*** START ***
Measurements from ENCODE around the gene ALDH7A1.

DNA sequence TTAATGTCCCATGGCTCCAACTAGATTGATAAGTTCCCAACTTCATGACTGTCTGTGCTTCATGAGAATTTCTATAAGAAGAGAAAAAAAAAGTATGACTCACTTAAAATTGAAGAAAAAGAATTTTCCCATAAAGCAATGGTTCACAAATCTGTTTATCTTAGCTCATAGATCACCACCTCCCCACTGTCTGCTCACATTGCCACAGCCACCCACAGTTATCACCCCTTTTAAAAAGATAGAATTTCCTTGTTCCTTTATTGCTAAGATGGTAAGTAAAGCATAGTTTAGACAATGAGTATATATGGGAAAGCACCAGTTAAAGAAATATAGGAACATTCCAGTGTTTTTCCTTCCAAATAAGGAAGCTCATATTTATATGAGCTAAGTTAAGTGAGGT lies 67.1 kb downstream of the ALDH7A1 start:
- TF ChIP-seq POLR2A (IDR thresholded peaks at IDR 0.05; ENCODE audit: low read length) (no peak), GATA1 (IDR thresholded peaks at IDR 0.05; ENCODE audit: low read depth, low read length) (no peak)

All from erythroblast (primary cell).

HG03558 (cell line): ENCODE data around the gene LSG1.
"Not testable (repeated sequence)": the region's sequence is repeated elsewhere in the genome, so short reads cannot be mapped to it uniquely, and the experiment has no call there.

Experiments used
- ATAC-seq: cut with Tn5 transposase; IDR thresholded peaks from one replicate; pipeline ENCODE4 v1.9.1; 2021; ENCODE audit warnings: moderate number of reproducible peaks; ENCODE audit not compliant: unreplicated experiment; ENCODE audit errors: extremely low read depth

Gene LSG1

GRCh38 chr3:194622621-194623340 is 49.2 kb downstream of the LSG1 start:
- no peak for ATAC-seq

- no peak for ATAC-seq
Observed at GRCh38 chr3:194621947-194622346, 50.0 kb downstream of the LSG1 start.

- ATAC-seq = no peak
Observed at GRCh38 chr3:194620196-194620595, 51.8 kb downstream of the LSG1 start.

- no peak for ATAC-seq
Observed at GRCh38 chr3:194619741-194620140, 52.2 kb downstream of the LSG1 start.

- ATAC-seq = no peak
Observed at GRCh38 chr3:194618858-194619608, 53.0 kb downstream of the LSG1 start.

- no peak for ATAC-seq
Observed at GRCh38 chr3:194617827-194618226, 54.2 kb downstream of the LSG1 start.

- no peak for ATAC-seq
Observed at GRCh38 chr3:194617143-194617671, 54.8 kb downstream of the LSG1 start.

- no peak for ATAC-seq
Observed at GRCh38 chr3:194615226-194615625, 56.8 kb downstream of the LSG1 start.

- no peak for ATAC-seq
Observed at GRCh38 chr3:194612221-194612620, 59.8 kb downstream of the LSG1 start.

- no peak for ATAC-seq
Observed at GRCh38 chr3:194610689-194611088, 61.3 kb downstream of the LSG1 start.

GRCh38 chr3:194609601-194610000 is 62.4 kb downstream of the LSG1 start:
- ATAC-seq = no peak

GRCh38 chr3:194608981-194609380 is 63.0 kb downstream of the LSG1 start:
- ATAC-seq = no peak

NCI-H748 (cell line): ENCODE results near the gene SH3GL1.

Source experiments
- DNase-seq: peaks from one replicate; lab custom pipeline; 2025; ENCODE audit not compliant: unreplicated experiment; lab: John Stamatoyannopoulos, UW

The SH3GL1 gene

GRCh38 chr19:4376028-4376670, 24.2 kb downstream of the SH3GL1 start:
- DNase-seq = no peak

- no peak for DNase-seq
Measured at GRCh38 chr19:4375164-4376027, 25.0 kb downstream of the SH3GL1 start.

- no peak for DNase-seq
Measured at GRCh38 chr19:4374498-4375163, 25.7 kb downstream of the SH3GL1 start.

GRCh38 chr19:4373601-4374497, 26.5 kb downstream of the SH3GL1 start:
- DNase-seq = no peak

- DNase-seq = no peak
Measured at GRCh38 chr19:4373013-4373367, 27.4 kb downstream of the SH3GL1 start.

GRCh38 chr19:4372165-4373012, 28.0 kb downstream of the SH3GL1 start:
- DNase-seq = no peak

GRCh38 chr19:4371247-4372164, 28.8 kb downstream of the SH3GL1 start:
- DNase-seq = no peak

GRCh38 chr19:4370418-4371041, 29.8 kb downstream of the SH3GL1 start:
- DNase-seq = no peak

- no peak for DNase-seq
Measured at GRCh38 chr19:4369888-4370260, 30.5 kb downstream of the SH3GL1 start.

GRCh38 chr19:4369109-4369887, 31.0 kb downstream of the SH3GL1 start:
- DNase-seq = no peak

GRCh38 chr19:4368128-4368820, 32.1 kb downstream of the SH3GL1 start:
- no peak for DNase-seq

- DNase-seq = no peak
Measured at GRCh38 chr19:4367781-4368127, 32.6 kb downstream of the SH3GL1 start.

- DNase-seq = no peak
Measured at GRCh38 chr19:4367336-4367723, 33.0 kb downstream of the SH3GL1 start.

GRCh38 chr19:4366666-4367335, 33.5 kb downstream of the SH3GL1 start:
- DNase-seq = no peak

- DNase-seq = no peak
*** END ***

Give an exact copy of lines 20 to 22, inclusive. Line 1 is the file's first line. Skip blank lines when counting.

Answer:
- no peak for ATAC-seq
Observed at GRCh38 chr3:194617827-194618226, 54.2 kb downstream of the LSG1 start.

- no peak for ATAC-seq